Anyone who works in IT will, by now, be acutely aware of the critical security vulnerability that was revealed in the Log4J library last week. It’s even being reported in mainstream media with headlines like “The internet is on fire!” (Which seems a little unlikely).
The vulnerability is extremely serious, having been given a CVSS of 10.0, the highest possible value. Unfortunately, this means it is a vulnerability that can be exploited quite easily and via a remote connection. I’ve seen several ways of using this vulnerability that only require a particular string to be entered in a web form.
One of the reasons Java is so popular as a development platform is the availability of libraries of classes that provide almost any functionality you can think of. In JDK 17, just the core classes number nearly 8,000, covering everything from basic input-output to handling cryptographic signatures. (It should also be noted that the JDK includes a logging API).
Although the core libraries in the JDK cover a broad range of functionality, there is an unparalleled richness of other libraries, many of which are open-source and free to use. Not reinventing the same wheel each time when creating a new application has great appeal and reduces both the time and cost of developing applications.
However, as we’ve seen, this does not come without risk.
Although, as I mentioned, the JDK provides a logging API, many developers do not see it as powerful enough to handle all the scenarios required for complex enterprise applications. As a result, log4J, an Apache Foundation open source project, has become the defacto standard for recording messages about what an application is doing.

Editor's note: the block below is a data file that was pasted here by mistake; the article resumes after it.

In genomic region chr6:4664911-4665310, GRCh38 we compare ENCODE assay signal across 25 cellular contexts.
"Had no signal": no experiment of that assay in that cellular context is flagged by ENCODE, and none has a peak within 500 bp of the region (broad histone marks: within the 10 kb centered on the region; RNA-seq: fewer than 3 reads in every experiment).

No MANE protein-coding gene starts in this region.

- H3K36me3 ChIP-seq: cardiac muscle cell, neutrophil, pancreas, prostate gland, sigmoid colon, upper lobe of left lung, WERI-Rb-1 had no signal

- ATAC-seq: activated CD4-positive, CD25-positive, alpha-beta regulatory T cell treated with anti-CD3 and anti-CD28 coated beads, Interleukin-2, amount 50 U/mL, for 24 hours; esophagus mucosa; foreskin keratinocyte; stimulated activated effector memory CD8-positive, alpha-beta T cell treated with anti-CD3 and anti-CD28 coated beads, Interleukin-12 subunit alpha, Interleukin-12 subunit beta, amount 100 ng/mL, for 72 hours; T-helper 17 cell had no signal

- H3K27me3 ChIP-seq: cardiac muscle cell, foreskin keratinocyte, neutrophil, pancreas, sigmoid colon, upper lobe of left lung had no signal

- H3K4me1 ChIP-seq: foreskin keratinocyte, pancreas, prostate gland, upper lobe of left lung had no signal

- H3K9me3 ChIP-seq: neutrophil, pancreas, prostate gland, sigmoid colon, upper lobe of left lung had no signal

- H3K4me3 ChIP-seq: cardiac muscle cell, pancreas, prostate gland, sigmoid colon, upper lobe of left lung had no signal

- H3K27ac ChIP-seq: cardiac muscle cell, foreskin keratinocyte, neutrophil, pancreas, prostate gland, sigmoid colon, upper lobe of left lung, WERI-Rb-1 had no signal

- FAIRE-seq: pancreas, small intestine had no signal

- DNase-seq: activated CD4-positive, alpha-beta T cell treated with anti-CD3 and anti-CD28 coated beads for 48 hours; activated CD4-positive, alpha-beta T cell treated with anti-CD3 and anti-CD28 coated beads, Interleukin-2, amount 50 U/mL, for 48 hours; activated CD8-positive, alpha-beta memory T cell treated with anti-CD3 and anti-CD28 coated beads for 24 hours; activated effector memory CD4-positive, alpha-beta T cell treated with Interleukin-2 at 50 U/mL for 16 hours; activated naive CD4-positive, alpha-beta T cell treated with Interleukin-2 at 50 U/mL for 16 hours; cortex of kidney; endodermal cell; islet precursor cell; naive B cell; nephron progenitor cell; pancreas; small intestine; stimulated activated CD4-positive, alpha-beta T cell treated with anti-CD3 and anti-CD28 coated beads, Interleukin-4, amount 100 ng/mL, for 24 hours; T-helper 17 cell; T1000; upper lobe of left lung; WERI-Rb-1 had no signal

Since logging is fundamental to monitoring and managing enterprise software, it needs to be pervasive in the code used. The impact of this is that, even though the code you’ve written may not make use of Log4J, there is a strong chance other libraries or frameworks you use do. The widely used Apache Struts framework is an excellent example of this.
Fortunately, this vulnerability does not affect the logging library included in OpenJDK. The implication is that not all JVM-based applications are exposed, only those that use Log4J.
For those applications that do use Log4J, it is vital that you update to the latest release of the library. Version 2.15 was released when the vulnerability was made public. This has since been superseded by version 2.16, which addresses a subsequently discovered edge-case vulnerability.
As a more general recommendation, to ensure maximum security for your Java applications, it is best to keep all components, especially the JDK updated with all available patches. Azul’s Platform Core product makes that as simple as possible. Find out more here